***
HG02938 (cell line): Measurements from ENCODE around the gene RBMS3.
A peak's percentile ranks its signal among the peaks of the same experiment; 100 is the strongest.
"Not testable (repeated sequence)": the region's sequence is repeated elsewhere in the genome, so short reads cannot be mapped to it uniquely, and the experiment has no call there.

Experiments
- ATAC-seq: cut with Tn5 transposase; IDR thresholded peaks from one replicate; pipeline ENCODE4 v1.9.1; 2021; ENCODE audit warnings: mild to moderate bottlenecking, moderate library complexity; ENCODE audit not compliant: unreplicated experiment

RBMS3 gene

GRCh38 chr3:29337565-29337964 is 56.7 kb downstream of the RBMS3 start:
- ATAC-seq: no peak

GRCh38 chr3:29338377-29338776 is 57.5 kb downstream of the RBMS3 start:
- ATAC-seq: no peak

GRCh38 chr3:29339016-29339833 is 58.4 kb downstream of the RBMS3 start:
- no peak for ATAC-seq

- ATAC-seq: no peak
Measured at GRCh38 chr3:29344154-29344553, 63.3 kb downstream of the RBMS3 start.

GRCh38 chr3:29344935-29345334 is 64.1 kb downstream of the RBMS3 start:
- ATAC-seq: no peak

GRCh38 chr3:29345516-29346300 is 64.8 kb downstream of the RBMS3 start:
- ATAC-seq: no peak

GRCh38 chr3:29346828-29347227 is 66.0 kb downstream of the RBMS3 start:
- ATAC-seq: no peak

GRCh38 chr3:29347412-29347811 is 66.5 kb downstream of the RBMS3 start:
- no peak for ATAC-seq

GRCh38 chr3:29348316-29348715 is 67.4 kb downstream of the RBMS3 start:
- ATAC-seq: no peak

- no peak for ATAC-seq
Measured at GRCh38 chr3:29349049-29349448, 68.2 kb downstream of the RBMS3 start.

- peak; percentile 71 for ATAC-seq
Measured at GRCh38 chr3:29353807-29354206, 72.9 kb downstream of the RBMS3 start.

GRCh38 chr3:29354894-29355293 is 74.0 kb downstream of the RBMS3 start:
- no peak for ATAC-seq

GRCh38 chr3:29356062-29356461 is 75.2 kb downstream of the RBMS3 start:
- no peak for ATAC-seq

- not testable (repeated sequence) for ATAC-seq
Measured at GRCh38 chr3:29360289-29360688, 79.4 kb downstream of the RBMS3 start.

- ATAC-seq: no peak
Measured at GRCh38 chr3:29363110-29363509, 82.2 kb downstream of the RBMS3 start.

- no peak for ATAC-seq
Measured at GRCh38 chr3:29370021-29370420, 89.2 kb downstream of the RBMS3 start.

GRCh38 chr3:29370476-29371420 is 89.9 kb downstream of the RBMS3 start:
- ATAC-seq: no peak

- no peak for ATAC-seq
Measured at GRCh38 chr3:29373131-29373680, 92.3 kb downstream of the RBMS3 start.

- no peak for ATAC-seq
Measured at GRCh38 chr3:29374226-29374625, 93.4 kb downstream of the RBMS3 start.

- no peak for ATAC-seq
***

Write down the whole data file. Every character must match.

HG02938 (cell line): Measurements from ENCODE around the gene RBMS3.
A peak's percentile ranks its signal among the peaks of the same experiment; 100 is the strongest.
"Not testable (repeated sequence)": the region's sequence is repeated elsewhere in the genome, so short reads cannot be mapped to it uniquely, and the experiment has no call there.

Experiments
- ATAC-seq: cut with Tn5 transposase; IDR thresholded peaks from one replicate; pipeline ENCODE4 v1.9.1; 2021; ENCODE audit warnings: mild to moderate bottlenecking, moderate library complexity; ENCODE audit not compliant: unreplicated experiment

RBMS3 gene

GRCh38 chr3:29337565-29337964 is 56.7 kb downstream of the RBMS3 start:
- ATAC-seq: no peak

GRCh38 chr3:29338377-29338776 is 57.5 kb downstream of the RBMS3 start:
- ATAC-seq: no peak

GRCh38 chr3:29339016-29339833 is 58.4 kb downstream of the RBMS3 start:
- no peak for ATAC-seq

- ATAC-seq: no peak
Measured at GRCh38 chr3:29344154-29344553, 63.3 kb downstream of the RBMS3 start.

GRCh38 chr3:29344935-29345334 is 64.1 kb downstream of the RBMS3 start:
- ATAC-seq: no peak

GRCh38 chr3:29345516-29346300 is 64.8 kb downstream of the RBMS3 start:
- ATAC-seq: no peak

GRCh38 chr3:29346828-29347227 is 66.0 kb downstream of the RBMS3 start:
- ATAC-seq: no peak

GRCh38 chr3:29347412-29347811 is 66.5 kb downstream of the RBMS3 start:
- no peak for ATAC-seq

GRCh38 chr3:29348316-29348715 is 67.4 kb downstream of the RBMS3 start:
- ATAC-seq: no peak

- no peak for ATAC-seq
Measured at GRCh38 chr3:29349049-29349448, 68.2 kb downstream of the RBMS3 start.

- peak; percentile 71 for ATAC-seq
Measured at GRCh38 chr3:29353807-29354206, 72.9 kb downstream of the RBMS3 start.

GRCh38 chr3:29354894-29355293 is 74.0 kb downstream of the RBMS3 start:
- no peak for ATAC-seq

GRCh38 chr3:29356062-29356461 is 75.2 kb downstream of the RBMS3 start:
- no peak for ATAC-seq

- not testable (repeated sequence) for ATAC-seq
Measured at GRCh38 chr3:29360289-29360688, 79.4 kb downstream of the RBMS3 start.

- ATAC-seq: no peak
Measured at GRCh38 chr3:29363110-29363509, 82.2 kb downstream of the RBMS3 start.

- no peak for ATAC-seq
Measured at GRCh38 chr3:29370021-29370420, 89.2 kb downstream of the RBMS3 start.

GRCh38 chr3:29370476-29371420 is 89.9 kb downstream of the RBMS3 start:
- ATAC-seq: no peak

- no peak for ATAC-seq
Measured at GRCh38 chr3:29373131-29373680, 92.3 kb downstream of the RBMS3 start.

- no peak for ATAC-seq
Measured at GRCh38 chr3:29374226-29374625, 93.4 kb downstream of the RBMS3 start.

- no peak for ATAC-seq